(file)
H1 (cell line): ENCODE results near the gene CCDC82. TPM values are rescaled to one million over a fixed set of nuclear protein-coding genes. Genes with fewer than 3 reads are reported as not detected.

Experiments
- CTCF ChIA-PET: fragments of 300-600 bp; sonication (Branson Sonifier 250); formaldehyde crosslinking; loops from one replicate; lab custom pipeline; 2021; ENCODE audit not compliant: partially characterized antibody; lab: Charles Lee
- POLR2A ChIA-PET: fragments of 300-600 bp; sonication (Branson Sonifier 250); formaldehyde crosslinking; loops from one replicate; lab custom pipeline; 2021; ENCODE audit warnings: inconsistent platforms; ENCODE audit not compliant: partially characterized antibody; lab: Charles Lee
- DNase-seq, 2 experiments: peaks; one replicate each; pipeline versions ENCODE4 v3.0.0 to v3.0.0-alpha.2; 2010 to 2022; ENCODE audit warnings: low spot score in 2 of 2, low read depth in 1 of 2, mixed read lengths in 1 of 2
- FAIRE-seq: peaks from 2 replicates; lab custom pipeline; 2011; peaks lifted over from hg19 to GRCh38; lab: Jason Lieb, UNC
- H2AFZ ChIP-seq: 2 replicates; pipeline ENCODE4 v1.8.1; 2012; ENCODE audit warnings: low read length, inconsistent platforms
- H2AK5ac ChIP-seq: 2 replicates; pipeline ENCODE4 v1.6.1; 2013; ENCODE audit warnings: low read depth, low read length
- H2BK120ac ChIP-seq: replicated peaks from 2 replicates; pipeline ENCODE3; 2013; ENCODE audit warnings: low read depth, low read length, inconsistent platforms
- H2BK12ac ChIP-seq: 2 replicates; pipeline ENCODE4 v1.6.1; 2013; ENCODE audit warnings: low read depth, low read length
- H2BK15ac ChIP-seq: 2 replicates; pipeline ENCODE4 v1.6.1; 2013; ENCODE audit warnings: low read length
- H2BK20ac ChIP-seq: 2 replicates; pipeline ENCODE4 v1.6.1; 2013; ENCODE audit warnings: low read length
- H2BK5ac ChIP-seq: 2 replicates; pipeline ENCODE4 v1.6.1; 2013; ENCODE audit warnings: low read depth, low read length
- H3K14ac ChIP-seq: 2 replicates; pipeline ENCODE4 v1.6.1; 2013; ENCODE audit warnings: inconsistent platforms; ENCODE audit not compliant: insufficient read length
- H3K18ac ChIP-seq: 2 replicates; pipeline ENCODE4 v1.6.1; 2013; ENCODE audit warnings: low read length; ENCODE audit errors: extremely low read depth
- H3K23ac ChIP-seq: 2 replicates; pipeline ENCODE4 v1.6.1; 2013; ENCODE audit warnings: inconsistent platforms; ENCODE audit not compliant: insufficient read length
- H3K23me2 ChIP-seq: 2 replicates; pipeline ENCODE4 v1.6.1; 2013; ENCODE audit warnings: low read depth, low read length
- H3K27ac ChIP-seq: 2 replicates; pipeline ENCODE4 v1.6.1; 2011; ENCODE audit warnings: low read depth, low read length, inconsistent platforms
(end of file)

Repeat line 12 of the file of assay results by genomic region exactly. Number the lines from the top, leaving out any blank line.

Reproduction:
- H2BK20ac ChIP-seq: 2 replicates; pipeline ENCODE4 v1.6.1; 2013; ENCODE audit warnings: low read length